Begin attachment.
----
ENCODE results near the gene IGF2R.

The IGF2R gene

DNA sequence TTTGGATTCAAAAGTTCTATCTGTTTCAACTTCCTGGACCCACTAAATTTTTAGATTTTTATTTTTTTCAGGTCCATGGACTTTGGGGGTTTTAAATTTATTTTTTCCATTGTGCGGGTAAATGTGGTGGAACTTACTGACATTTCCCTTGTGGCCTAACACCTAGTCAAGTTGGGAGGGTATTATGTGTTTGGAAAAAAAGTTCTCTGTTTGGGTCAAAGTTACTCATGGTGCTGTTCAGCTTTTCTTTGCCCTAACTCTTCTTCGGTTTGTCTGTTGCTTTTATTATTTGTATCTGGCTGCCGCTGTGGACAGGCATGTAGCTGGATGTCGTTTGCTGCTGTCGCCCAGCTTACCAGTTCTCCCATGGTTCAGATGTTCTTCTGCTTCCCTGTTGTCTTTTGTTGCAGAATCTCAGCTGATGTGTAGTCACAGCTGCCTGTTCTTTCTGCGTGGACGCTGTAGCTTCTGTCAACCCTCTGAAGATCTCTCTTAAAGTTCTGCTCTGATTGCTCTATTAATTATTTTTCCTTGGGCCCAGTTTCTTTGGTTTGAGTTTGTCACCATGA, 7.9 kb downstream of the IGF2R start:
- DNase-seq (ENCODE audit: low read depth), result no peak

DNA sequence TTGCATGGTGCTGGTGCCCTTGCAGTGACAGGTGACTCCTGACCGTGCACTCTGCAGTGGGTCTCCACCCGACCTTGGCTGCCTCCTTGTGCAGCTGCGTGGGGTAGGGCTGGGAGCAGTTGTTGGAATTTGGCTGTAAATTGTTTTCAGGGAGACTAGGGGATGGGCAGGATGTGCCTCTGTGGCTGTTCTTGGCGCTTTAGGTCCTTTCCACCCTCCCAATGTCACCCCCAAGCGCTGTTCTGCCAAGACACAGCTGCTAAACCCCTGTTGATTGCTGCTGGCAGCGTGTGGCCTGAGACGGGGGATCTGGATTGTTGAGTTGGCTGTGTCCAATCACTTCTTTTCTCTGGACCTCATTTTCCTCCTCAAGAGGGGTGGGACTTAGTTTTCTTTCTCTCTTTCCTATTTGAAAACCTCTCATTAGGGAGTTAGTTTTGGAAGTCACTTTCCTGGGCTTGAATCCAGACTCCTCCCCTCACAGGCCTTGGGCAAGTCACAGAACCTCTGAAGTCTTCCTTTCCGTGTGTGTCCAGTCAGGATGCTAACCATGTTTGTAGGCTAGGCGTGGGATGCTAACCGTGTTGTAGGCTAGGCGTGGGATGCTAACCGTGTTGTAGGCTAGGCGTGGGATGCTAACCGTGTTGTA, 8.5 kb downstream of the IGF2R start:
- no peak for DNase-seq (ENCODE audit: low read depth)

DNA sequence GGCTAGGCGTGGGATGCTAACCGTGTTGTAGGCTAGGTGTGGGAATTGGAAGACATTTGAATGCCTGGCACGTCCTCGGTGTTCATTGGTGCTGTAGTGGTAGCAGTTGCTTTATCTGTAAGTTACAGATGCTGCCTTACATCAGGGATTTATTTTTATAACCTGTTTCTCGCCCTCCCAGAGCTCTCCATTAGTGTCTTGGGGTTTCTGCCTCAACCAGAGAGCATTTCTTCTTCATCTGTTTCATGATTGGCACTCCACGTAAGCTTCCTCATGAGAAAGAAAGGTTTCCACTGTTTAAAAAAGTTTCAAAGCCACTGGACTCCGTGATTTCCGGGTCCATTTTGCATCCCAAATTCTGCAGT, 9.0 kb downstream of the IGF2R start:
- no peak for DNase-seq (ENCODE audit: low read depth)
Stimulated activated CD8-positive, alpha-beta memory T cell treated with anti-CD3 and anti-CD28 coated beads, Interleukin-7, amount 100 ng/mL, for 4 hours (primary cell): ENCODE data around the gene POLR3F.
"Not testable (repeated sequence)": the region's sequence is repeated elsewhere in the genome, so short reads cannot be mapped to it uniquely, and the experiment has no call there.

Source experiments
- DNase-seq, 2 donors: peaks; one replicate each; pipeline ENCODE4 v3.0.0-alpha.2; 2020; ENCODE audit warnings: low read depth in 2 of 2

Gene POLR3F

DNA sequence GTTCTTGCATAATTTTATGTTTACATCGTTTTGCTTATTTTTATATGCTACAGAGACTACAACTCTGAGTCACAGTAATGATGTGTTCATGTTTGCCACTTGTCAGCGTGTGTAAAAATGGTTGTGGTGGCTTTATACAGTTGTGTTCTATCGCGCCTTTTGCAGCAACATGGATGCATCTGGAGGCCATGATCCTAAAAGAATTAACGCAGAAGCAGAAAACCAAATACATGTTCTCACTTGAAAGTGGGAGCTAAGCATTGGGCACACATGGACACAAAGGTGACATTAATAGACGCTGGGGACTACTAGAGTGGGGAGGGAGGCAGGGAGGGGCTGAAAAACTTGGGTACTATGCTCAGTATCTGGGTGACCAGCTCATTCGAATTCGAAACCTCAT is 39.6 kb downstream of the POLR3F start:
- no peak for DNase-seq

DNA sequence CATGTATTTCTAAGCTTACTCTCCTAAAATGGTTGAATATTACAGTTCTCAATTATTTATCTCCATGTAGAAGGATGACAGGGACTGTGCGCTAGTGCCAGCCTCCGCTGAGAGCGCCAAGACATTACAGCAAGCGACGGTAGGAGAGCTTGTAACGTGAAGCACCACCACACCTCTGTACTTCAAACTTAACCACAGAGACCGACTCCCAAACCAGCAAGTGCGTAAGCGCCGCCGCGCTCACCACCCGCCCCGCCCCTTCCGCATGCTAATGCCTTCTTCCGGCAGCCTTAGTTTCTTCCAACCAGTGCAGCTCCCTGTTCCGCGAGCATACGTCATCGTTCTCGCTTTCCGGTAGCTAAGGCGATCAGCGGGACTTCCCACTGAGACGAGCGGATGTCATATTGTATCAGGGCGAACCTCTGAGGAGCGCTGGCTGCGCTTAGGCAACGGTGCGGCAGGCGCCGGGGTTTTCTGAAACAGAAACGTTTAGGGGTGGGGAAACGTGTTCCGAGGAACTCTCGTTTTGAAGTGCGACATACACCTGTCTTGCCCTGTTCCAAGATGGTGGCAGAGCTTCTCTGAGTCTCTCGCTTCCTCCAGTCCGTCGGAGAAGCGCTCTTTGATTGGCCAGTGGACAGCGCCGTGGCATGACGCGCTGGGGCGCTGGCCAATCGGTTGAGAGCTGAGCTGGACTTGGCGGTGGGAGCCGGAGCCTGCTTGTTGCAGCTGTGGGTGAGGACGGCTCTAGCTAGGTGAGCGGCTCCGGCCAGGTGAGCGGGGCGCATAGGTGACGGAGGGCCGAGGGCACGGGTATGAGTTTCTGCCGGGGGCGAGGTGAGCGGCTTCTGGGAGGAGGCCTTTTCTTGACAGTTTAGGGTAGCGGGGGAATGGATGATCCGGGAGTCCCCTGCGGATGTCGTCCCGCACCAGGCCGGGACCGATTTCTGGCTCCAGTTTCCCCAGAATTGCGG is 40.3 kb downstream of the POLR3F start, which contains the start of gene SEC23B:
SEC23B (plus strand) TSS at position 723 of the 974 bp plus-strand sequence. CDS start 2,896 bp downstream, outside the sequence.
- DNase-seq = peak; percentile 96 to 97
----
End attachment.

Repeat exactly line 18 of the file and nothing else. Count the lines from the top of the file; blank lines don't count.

- DNase-seq = peak; percentile 96 to 97